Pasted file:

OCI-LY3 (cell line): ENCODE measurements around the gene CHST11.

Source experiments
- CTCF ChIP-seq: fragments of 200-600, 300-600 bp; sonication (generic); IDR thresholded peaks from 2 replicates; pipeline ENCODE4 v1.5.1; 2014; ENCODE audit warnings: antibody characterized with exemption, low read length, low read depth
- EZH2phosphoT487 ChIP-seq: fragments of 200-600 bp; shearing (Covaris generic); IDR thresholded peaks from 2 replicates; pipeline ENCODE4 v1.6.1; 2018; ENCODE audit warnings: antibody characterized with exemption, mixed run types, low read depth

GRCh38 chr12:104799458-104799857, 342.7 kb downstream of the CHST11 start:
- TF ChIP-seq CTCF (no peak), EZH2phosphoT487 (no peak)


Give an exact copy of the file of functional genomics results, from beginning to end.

OCI-LY3 (cell line): ENCODE measurements around the gene CHST11.

Source experiments
- CTCF ChIP-seq: fragments of 200-600, 300-600 bp; sonication (generic); IDR thresholded peaks from 2 replicates; pipeline ENCODE4 v1.5.1; 2014; ENCODE audit warnings: antibody characterized with exemption, low read length, low read depth
- EZH2phosphoT487 ChIP-seq: fragments of 200-600 bp; shearing (Covaris generic); IDR thresholded peaks from 2 replicates; pipeline ENCODE4 v1.6.1; 2018; ENCODE audit warnings: antibody characterized with exemption, mixed run types, low read depth

GRCh38 chr12:104799458-104799857, 342.7 kb downstream of the CHST11 start:
- TF ChIP-seq CTCF (no peak), EZH2phosphoT487 (no peak)